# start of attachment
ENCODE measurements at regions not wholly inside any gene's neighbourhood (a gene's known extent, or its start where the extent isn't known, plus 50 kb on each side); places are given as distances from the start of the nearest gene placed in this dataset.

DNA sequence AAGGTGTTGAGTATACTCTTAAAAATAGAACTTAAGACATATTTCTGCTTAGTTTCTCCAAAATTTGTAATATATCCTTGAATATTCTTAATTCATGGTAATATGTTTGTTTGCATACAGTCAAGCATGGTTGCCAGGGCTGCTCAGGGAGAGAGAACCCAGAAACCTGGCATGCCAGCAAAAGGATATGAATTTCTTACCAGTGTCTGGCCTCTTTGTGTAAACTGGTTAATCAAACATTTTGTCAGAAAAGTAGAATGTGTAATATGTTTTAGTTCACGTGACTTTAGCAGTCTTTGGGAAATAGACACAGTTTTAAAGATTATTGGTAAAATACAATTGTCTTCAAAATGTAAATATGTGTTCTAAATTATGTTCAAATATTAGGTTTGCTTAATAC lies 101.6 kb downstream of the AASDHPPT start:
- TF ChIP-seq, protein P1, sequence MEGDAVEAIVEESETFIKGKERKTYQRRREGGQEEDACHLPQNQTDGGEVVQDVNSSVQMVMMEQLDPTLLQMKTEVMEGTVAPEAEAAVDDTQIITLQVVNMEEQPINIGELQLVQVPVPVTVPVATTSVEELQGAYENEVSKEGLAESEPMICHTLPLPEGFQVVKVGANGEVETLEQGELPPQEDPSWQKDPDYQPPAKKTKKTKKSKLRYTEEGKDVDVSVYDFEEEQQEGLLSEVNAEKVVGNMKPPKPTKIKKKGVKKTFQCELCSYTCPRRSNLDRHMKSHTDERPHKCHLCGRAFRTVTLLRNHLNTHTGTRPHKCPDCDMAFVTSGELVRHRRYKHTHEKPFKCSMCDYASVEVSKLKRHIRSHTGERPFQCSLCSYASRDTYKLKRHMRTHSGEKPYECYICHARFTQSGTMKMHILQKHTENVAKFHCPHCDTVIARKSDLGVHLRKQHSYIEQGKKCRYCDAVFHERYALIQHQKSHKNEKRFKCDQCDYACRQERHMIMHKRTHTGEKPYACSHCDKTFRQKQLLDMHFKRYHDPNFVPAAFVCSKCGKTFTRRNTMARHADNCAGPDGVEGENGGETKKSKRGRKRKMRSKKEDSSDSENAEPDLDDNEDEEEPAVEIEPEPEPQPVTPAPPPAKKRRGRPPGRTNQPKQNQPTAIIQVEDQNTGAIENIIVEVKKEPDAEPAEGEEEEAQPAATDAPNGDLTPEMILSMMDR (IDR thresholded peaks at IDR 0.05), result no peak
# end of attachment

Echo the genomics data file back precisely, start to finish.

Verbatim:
ENCODE measurements at regions not wholly inside any gene's neighbourhood (a gene's known extent, or its start where the extent isn't known, plus 50 kb on each side); places are given as distances from the start of the nearest gene placed in this dataset.

DNA sequence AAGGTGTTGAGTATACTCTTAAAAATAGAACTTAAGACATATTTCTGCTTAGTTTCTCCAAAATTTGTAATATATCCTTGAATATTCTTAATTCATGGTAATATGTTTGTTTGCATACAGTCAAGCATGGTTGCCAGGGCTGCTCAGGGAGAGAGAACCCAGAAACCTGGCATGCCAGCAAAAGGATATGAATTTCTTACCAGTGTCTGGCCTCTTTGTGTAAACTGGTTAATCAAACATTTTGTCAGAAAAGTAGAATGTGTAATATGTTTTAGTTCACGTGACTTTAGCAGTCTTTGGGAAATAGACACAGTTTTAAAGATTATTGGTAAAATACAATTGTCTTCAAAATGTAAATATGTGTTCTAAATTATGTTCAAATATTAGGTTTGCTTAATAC lies 101.6 kb downstream of the AASDHPPT start:
- TF ChIP-seq, protein P1, sequence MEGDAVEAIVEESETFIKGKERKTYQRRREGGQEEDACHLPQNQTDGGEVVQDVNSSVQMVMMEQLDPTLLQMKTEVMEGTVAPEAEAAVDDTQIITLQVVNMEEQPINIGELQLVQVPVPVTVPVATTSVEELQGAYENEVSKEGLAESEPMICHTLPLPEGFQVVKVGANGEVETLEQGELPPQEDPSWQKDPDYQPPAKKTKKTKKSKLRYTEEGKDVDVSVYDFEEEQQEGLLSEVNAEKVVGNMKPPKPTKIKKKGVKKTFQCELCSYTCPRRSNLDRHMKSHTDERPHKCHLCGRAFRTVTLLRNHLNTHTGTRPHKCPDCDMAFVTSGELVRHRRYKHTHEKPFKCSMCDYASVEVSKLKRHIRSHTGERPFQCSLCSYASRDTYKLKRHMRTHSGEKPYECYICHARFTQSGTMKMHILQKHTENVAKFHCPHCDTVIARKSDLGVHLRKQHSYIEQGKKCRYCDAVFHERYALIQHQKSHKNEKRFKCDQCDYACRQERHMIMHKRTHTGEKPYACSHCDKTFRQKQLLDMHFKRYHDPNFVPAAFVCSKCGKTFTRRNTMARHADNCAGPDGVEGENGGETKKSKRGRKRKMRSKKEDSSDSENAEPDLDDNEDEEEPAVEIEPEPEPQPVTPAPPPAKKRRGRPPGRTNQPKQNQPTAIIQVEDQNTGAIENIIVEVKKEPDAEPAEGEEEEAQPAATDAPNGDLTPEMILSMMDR (IDR thresholded peaks at IDR 0.05), result no peak